The efficacy of ClariFix for chronic rhinitis was measured via a number of validated symptom scoring questionnaires used to quantify the degree of symptom improvement. The most common scales used within this study were the Total Nasal Symptom Score (TNSS) and rTNSS scales. The Total Nasal Symptom Score (TNSS; possible score of 0–12) is the sum of 4 individual participant-assessed symptom scores for rhinorrhea, nasal congestion, nasal itching, and sneezing, each evaluated using a scale of 0 = None, 1 = Mild, 2 = Moderate, or 3 = Severe. The rTNSS was performed in the morning (AM rTNSS) and evening (PM rTNSS) and assessed the participant's symptoms over the preceding 12 h. The daily rTNSS is the average of the AM rTNSS and PM rTNSS assessments. Mean changes from baseline over the entire treatment period were calculated as treatment period rTNSS minus baseline rTNSS. This scale was used in 7 of the 8 included studies and the minimal clinically important difference for rTNSS has been defined as a 30% reduction in baseline score .
Of the seven studies that utilized the TNSS/rTNSS score, all showed significant improvement in symptoms. The average baseline score for the 7 studies that utilized the TNSS/rTNSS scores was 7.12. Four of the seven studies had an end-point assessing symptom improvement after one month and three months. Del Signore et al. conducted a randomized control trial of 133 patients that saw baseline mean TNSS scores fall from 8.1 ± 1.7 to 4.8 ± 2.3 and 4.3 ± 2.4 at 1- and 3-months post-procedure, respectively . This significant reduction was also found in Chang et al., Gerka et al., and Hwang et al. where baseline mean TNSS scores fell from 6.1 ± 1.9, 7.1 ± 3.1, and 6.2 ± 0.5 to 2.9 ± 1.9, 3.0 ± 2.0 and 2.6 ± 0.3, at the 1-month time intervals respectively. For all three studies, this statistical improvement and clinically important difference was maintained at the 3-month time interval and beyond [10, 11, 15] (Fig. 3).
Follow-up length ranged from post-operatively to 24 months following cryoablation. In all studies, at all time points, there was a significant improvement in TNSS/rTNSS scores from baseline at respective time intervals.
Other outcome measures
The one study that did not utilize TNSS/rTNSS scores assessed patients using the validated Sino-nasal Outcome Test (SNOT-22) by Yoo et al.  and Kennedy et al. . This retrospective case–control study evaluated whether disease features and ipratropium nasal spray response predicted rhinorrhea response after PNN cryoablation. This study had patient-reported outcomes determined using the Runny Nose Score (RNS) from the 22-item Sino-Nasal Outcomes Test (SNOT22). The study found that rhinorrhea response to ipratropium was predictive of rhinorrhea improvement after PNN cryoablation and had a mean pre-procedural SNOT-22 RNS of 4.2 ± 1.0 and found that after cryoablation there was a > 1-point decrease in RNS in 71% of patients. Post-procedure SNOT-22 RNS scores were significantly decreased at the first and second follow-ups, although follow-up intervals were not specified . Additionally, other validated scales were used in this study such as the nasal symptoms visual analog scale (VAS), Rhinoconjunctivitis Quality of Life Questionnaire (RQLQ), and physician perception of improvement using the Clinical Global Impression–Improvement (CGI–I). These measures also showed significant improvements following ClariFix intervention [8, 16]. Overall, there was significant variation in the outcome measure used across the studies. 7 studies used the TNSS or rTNSS scales, 5 studies used the RQLQ or mini-RQLQ scores, 2 studies used the NOSE score and 1 study used the SNOT-22, Nasal Symptom VAS and RNS scales (Table 1).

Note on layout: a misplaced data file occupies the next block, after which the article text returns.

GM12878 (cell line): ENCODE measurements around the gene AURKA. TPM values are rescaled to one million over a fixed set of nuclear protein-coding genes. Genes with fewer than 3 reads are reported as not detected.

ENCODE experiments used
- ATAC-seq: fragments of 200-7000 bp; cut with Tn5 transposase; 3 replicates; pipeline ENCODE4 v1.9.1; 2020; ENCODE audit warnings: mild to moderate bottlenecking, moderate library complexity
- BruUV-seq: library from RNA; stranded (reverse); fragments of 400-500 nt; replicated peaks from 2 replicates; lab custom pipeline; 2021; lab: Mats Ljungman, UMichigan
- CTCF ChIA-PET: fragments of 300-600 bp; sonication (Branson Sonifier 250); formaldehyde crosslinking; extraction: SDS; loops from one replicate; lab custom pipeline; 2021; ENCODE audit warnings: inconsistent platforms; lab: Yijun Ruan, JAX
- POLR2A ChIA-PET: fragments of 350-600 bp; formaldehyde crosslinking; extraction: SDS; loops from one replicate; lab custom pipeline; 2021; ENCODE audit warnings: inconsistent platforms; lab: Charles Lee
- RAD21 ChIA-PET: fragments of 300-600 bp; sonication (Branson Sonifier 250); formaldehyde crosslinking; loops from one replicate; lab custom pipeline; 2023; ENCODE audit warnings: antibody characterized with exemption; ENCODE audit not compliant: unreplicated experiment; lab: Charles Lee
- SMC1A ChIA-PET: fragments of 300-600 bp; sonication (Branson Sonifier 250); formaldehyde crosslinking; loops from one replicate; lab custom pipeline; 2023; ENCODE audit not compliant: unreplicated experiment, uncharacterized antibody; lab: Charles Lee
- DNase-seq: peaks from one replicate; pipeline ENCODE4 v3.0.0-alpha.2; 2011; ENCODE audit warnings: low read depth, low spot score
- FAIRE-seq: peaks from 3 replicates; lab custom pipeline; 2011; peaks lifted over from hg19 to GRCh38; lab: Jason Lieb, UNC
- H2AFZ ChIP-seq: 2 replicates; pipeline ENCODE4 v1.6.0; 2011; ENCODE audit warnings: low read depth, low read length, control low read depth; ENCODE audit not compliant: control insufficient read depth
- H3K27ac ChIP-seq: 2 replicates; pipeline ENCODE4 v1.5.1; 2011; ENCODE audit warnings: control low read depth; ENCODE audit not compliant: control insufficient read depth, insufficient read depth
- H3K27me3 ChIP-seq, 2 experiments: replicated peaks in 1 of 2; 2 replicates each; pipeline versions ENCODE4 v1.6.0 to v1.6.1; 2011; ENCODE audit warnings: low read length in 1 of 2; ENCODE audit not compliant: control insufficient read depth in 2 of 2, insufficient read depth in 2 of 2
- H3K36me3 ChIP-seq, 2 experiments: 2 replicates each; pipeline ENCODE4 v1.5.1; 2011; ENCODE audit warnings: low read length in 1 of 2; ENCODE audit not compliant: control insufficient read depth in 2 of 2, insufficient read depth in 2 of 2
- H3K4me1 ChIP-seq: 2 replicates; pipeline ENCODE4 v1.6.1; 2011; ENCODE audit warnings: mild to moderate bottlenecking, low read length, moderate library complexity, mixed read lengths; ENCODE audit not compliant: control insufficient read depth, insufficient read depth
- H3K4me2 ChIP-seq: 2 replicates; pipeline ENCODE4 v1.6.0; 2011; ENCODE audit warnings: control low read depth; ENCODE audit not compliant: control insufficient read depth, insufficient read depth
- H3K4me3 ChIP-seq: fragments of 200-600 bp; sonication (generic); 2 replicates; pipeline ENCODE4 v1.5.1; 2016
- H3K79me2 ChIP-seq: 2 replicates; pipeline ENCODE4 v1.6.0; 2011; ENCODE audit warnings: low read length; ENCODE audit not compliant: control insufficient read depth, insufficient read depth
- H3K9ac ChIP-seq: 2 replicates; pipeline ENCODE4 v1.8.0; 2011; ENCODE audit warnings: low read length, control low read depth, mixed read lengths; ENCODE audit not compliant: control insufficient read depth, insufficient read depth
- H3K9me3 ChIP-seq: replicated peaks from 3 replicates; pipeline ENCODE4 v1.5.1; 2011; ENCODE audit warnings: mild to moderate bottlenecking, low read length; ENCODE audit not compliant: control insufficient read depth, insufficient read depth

Side effects/safety profile
No serious adverse events were reported in any of the studies. The most common adverse effect reported was post-procedural pain or discomfort. The incidence of this was very common, ranging up to 74% in some patients according to Hwang et al. . However, this pain was reported as mild and did not persist. Other common complications included headache and palate numbness. A summary of the incidence of adverse effects can be seen in Table 2.
Risk of bias